Marketing CBD in OTC drugs is risky
Ensure GMPs are developed and followed. CBD is risky when added to OTC topicals.
#WarningLetterWednesday involves CBD in an OTC topical (hand sanitizer) and further defines FDA’s position regarding CBD as an active or inactive ingredient in OTC drugs. There are also numerous GMP violations that paint an overall picture of noncompliance.
The references to CBD in this letter are worth reading. It is hard to defend adding CBD as an inactive ingredient if the amount of CBD is listed on the label or is marketed for CBD content.
From warning letter:
“Specifically, your product label for MEDICALLY MINDED 100% THC FREE Hand Sanitizer Gel prominently features on the Principal Display Panel (PDP) the statement, “200 MG CANNABINOIDS 100 MG CBD + 100MG CBG.” The product label also lists,.....a website that markets and sells CBD products for various therapeutic benefits. As noted above, CBD and CBG are not an active ingredient in any applicable final monograph”.
Although is letter is only one of seven CBD-related warning letters in 2021 (down from 21 last year) it is essentially a teaching case about the importance of GMPs.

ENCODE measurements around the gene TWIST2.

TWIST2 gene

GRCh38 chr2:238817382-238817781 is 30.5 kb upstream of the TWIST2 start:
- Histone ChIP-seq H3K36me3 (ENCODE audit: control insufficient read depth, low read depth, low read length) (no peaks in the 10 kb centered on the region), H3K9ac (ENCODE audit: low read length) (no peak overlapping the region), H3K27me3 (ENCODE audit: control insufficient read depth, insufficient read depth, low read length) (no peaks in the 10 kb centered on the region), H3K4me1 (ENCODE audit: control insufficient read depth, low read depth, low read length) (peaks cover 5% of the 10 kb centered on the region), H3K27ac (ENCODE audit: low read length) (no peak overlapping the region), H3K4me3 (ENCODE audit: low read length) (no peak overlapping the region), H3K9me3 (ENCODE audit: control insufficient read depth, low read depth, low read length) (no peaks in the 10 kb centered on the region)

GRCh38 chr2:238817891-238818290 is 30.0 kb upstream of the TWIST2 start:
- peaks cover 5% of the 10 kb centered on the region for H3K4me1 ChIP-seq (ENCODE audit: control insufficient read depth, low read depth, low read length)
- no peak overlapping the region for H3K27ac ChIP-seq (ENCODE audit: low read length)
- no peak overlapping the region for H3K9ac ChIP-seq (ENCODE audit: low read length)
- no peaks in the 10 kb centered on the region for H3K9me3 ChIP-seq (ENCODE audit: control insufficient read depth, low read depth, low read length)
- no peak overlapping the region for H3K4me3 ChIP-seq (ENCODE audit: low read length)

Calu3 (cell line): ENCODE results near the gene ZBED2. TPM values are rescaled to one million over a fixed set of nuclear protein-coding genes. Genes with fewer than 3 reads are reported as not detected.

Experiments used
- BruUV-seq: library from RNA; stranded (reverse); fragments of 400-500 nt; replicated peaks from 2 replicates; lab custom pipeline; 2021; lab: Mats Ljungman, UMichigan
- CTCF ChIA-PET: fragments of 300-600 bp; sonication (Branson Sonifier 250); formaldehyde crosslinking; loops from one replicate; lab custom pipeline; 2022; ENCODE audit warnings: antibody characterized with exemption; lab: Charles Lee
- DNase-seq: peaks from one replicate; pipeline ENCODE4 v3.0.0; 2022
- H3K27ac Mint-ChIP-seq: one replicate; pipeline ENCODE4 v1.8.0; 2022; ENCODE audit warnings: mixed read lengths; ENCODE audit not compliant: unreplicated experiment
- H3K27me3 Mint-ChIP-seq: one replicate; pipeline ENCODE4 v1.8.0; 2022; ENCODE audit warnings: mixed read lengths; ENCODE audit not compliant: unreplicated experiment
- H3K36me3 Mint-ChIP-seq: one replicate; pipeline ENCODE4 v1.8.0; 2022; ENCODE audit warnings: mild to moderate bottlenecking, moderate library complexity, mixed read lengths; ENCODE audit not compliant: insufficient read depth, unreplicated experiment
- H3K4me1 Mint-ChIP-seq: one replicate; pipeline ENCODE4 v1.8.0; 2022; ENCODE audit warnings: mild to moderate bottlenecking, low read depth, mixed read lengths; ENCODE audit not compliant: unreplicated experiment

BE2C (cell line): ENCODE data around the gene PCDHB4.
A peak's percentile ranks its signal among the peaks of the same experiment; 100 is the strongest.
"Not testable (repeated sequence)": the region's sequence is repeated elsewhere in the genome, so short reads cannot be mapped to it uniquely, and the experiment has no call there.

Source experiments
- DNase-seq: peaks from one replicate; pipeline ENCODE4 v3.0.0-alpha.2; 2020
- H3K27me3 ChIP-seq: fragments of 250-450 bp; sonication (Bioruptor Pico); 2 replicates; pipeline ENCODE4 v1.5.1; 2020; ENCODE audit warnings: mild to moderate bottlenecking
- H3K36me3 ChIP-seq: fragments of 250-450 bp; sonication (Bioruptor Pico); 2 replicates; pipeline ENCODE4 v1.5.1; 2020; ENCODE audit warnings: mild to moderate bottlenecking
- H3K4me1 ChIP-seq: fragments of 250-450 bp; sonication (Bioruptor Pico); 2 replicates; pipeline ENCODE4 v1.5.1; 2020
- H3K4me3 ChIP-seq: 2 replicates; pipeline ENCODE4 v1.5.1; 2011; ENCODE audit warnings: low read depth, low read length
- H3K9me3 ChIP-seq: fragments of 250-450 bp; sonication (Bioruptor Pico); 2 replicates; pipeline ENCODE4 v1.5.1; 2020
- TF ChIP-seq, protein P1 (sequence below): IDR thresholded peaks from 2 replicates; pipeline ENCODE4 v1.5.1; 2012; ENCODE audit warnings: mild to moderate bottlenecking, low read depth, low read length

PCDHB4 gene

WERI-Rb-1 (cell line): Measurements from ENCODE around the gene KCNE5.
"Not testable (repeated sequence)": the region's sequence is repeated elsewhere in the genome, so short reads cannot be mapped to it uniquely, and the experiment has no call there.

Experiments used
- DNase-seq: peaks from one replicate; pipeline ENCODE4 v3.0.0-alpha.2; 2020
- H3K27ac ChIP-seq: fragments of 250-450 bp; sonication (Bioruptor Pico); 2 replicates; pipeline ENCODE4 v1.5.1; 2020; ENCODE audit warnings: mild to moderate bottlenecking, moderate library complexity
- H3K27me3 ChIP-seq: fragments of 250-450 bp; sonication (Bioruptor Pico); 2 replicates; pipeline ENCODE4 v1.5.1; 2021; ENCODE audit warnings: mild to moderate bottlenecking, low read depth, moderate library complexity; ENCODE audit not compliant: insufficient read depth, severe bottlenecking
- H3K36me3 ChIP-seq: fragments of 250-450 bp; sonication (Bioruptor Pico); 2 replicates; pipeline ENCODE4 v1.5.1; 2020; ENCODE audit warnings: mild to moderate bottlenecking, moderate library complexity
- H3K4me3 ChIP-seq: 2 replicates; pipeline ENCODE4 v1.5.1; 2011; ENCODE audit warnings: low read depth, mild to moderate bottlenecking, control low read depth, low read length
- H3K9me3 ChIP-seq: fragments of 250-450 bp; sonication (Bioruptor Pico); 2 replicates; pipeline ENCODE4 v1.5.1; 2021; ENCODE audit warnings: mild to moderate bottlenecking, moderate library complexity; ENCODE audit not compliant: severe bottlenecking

The FDA sent two records requests which the company did not answer. Not answering these FDA requests is a prohibited act and is serious. The FDA then inspected the company and found serious violations including hand sanitizer that contained 0% ethanol and 58% methanol. This is dangerous! This then led to a national recall of the adulterated lot numbers of hand sanitizer.
If the company had a proper Quality Management System (QMS) they would have responded to the FDA’s information request and may have prevented an inspection. They would have also identified the adulterated hand sanitizer before it shipped to the public and caused the subsequent recall.
The company was issued a 483 which they didn’t respond to.
Learn more about the differences between warning letters and 483’s here.
Properly responding to a 483 is an important part of avoiding warning letters. Most 483’s can be addressed with the FDA before they are elevated into a warning letter. Learn more about reasons to avoid a warning letter here.
The GMP violations include not setting specifications, quality not approving production procedures, and quality not controlling incoming components. Although these violations cite OTC drug manufacturing regulations, they are the basics all dietary supplement companies should be complying with. Not writing and following specifications is one of the most common supplement GMP citations.
Read warning letter here.
Disclaimer: The educational information provided here is for informational purposes only. Contact an attorney for specific legal advice. Rule #1 in compliance is to ensure marketing is truthful and not misleading.